That David Crawford had a stress-filled, dangerous job is obvious now. He was shot and killed Monday night doing what he had done for 25 years, fighting crime as a St. Petersburg police officer.
Understandably, he wanted peace when he was off duty, and for a decade or so, eastern Hernando County was where he found it. He and his former wife, Lori, both liked to ride horses and, in the early 1990s, moved to Ridge Manor. A few years later, Paige Cool, owner of a horse boarding business a few miles to the west, hired Lori Crawford as her barn manager.
The couple moved to a double-wide mobile home on the lot next to Cool's, she said, and Crawford became an unpaid, always-on-call handyman.
He did a lot of little jobs and at least one big one, helping fix the roof of Cool's barn after it was damaged by a violent storm. He rode his quarter horse mare, Gypsy, on the trails in the nearby Croom Tract of the Withlacoochee State Forest. He liked barbecuing "and just hanging out," she said. He was "just a good guy, a great guy."
It's not quite right to say Hernando County has been lucky when it comes to violence against law enforcement officers.
Just two years ago, Sheriff's Capt. Scott Bierwiler died while driving to work before 6 a.m. He was struck by an oncoming car, not a bullet, and there was no evidence the driver meant to do him harm. Nevertheless, the county lost one of its most respected deputies, a presumptive future sheriff.
Then, there were the close calls of last August.
A man named Robert Capkovic holed up in his house and shot and wounded a deputy, Lance Origon, who had entered the house; Capkovic was then killed by deputies who returned fire. Two days later in Brooksville, a man shot a police dog and shot at deputies and Brooksville police officers before they shot and killed him.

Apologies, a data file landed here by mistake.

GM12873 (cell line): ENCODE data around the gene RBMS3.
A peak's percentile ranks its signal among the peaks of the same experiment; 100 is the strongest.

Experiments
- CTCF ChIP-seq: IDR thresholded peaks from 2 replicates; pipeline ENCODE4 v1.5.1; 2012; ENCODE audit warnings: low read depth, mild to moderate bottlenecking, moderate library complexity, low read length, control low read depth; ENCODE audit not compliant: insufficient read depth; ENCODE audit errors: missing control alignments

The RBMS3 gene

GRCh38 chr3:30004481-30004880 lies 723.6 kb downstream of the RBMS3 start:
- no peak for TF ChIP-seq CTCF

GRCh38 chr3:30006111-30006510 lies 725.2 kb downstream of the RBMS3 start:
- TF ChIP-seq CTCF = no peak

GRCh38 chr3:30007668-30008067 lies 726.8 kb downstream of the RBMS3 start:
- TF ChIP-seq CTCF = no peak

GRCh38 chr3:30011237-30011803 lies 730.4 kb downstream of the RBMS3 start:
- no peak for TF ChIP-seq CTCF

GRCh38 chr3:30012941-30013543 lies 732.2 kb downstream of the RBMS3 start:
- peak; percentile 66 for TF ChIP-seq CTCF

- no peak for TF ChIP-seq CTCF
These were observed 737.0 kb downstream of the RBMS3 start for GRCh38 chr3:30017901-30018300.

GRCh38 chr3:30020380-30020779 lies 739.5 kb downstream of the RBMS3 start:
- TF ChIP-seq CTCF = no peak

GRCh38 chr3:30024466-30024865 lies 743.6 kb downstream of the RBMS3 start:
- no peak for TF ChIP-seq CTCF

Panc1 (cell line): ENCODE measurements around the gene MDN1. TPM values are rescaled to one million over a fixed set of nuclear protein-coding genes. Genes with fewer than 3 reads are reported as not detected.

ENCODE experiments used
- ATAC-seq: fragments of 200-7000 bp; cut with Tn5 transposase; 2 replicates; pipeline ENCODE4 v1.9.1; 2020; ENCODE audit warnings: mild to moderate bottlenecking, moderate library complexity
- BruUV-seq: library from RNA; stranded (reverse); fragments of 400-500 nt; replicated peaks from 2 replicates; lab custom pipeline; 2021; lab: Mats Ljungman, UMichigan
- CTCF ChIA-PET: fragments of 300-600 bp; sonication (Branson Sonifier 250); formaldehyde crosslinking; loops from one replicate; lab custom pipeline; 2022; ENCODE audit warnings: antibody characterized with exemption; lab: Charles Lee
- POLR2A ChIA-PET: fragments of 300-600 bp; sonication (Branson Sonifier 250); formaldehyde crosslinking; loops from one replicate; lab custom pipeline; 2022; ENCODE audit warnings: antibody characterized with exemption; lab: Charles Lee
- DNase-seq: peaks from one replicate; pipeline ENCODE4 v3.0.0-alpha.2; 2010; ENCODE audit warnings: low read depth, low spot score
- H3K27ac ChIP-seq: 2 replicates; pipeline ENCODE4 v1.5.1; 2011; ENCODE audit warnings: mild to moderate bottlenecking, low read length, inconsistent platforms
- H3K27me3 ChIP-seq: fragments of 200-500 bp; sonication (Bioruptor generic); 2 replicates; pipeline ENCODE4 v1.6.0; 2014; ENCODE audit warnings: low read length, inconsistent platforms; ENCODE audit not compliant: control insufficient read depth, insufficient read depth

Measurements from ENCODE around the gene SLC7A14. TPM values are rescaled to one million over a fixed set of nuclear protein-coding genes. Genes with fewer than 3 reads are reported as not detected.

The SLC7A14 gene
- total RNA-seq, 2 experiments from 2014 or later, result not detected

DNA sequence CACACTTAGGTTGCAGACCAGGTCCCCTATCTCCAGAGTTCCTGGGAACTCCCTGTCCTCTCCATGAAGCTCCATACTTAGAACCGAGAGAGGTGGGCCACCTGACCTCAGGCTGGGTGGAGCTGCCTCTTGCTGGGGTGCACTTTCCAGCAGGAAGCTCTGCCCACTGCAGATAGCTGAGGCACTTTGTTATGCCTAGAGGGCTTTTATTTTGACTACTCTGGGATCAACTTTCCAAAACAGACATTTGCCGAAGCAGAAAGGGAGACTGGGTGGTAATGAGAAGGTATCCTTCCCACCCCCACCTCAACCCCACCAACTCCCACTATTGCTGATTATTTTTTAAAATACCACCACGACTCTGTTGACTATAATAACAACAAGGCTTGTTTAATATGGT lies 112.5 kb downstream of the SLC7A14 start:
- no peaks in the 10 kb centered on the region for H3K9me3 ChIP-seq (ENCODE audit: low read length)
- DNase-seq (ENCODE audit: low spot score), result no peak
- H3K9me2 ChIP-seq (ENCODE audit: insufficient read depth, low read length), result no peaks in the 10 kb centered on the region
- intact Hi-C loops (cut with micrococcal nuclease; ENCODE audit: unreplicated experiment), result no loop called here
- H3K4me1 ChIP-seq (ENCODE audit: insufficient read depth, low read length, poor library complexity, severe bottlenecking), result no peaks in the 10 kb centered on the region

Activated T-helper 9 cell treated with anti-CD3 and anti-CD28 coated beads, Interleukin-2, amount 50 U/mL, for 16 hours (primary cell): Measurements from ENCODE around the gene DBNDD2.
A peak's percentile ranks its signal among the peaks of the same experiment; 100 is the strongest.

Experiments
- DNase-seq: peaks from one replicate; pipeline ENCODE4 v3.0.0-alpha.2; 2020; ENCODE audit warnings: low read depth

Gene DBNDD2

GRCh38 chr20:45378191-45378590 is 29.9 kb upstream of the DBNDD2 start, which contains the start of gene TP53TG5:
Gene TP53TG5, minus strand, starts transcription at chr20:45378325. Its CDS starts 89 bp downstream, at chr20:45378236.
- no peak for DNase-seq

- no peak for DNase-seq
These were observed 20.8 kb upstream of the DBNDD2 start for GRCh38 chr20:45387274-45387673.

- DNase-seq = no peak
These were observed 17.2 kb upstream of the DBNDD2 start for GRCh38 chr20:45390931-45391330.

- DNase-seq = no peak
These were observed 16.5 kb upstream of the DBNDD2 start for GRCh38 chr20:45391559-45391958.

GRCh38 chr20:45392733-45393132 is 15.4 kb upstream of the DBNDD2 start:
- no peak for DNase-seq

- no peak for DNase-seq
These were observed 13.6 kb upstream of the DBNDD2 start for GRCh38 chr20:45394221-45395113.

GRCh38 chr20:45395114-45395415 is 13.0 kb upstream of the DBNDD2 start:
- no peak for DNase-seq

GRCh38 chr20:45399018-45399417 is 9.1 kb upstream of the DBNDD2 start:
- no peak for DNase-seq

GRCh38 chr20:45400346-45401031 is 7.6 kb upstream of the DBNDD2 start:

And, of course, in 1978, Deputy Lonnie Coburn was murdered in Ridge Manor by two men who had raped and killed a pregnant woman near Leesburg.
Still, our law enforcement officers had escaped the most recent carnage: two police officers killed in Tampa last year and two killed in St. Petersburg last month.
After a two-year decline, the number of on-duty deaths nationally spiked to 162 last year, according to the website of the National Law Enforcement Officers Memorial Fund. And, before Monday, at least eight law officers in Florida had died on duty in 2011, including two of heart attacks and one in a car accident.
And that was before the death of Crawford, 46. Most recently a resident of Crystal River, he lived most of his life and spent all of his career in St. Petersburg, where he volunteered to work night shifts and had a knack for handling domestic disputes. His death is that city's tragedy primarily.
But Crawford's daughter, Amanda, 24, still lives in eastern Hernando County. He has some good friends here. This tragedy hit close enough to home to remind us that, despite generally falling crime rates in recent years, "there are a lot of people out there who have no respect for law enforcement," said Brooksville police Chief George Turner. "It's a dangerous world."
For police officers, it certainly is. How many of us would have the courage to do our jobs if we faced that kind of odds of dying? It's a good time to ask ourselves that and, once again, be grateful.